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  • Published: New York : Random House, 2010.
  • Year Published: 2010
  • Edition: 1st ed.
  • Description: x, 622 p. ; 25 cm.
  • Language: English
  • Format: Book

Reading Level

  • Lexile: 1160

ISBN/Standard Number

  • 9780679444329 (alk. paper)
  • 0679444327 (alk. paper)


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The warmth of other suns : the epic story of America's great migration

by Wilkerson, Isabel.

There are currently 13 available and 1 request on 17 copies

Where To Find It

Call number: 305.896 Wi, Black Studies 305.896 Wi

Available Copies: Downtown 2nd Fl., Malletts Adult, Pittsfield Adult, West Adult

Additional Details

In this epic, beautifully written masterwork, Pulitzer Prize-winning author Isabel Wilkerson chronicles one of the great untold stories of American history: the decades-long migration of black citizens who fled the South for northern and western cities, in search of a better life. From 1915 to 1970, this exodus of almost six million people changed the face of America.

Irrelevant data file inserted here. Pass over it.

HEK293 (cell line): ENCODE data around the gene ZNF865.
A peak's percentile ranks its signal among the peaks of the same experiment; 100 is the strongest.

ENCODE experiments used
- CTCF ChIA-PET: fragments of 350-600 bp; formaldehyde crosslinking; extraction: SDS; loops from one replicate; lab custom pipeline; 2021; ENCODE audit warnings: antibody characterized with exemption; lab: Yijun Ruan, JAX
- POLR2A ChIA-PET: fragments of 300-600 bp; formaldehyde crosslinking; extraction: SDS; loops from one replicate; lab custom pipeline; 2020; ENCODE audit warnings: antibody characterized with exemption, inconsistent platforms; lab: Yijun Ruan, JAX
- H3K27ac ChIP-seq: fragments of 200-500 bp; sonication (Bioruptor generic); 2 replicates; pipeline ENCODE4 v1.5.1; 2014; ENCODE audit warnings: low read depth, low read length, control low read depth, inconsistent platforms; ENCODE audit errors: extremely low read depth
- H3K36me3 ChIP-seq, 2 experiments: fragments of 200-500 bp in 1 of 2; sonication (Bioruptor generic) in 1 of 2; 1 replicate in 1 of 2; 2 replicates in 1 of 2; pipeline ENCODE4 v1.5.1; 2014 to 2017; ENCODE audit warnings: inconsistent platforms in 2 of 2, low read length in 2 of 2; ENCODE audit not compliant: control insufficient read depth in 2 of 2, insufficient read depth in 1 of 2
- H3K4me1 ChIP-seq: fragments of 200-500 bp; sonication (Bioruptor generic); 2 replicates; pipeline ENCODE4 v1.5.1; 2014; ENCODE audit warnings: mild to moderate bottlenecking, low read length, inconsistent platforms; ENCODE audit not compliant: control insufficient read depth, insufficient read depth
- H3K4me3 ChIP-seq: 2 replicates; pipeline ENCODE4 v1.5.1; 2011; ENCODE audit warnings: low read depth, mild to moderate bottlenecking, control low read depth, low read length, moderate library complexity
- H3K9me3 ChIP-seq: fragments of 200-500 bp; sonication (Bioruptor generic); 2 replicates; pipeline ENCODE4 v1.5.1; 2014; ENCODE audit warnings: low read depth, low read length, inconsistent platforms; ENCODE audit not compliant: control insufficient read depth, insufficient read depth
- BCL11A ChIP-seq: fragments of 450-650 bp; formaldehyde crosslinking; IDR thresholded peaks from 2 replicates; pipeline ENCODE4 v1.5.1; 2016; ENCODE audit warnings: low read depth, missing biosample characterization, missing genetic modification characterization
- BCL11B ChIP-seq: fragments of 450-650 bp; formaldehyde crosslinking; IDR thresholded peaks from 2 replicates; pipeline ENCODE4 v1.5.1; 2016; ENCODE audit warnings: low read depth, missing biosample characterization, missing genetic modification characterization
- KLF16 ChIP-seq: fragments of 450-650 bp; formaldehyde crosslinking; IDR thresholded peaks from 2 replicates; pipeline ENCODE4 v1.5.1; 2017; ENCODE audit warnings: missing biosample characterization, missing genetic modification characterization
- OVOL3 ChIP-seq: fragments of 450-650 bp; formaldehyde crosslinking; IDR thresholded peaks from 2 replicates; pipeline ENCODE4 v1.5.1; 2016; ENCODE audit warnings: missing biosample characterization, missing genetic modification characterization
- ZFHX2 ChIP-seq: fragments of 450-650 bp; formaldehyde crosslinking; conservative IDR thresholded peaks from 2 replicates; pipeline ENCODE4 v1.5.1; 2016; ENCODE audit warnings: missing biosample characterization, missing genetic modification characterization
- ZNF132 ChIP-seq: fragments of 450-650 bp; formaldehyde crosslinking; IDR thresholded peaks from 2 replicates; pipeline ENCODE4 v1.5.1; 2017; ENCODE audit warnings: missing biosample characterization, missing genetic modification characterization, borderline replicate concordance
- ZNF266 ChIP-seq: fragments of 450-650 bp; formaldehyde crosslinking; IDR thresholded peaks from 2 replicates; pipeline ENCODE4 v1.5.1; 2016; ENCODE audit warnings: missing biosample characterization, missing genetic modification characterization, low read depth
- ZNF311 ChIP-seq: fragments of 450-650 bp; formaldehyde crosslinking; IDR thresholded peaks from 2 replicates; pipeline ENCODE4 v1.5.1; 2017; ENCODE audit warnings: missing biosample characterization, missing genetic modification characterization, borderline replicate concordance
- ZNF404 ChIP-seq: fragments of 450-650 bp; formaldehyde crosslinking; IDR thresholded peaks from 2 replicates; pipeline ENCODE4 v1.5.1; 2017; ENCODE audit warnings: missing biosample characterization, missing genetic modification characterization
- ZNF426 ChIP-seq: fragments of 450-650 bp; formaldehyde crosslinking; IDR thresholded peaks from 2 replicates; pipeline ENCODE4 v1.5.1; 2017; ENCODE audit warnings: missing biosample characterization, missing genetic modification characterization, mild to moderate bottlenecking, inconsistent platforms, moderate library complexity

Community Reviews


This book has opened my eyes to a part of US history that they don't teach in school. I think this book is highly engaging, and the history mixed with real stories makes it unforgettable. I'd highly recommend this to everyone!

Wonderful Book!

Ida Mae Gladney, Robert Pershing Foster, and George Starling are three unforgettable people who will now never be forgotten, thanks to Isabel Wilkerson. Their stories dealing with the Jim Crow South and the less-than-receptive North and West are amazing. By switching between their stories and some summary history of the Great Migration, Wilkerson has created a very readable and moving masterpiece.

Fascinating and Heartbreaking

Isabel Wilkerson explores the Great Migration by following three Southern emigrants who left from different cities in different years with different destinations. Through this relatively simple frame, she explores complex sociological issues surrounding race relations in the US. The horror, injustice and human suffering recounted here will break your heart, but it will, hopefully, provide greater insight into modern urban issues. If you like the work of Jonathan Kozol, or Nell Irvin Painter's "The History of White People," this book is a good choice for you.

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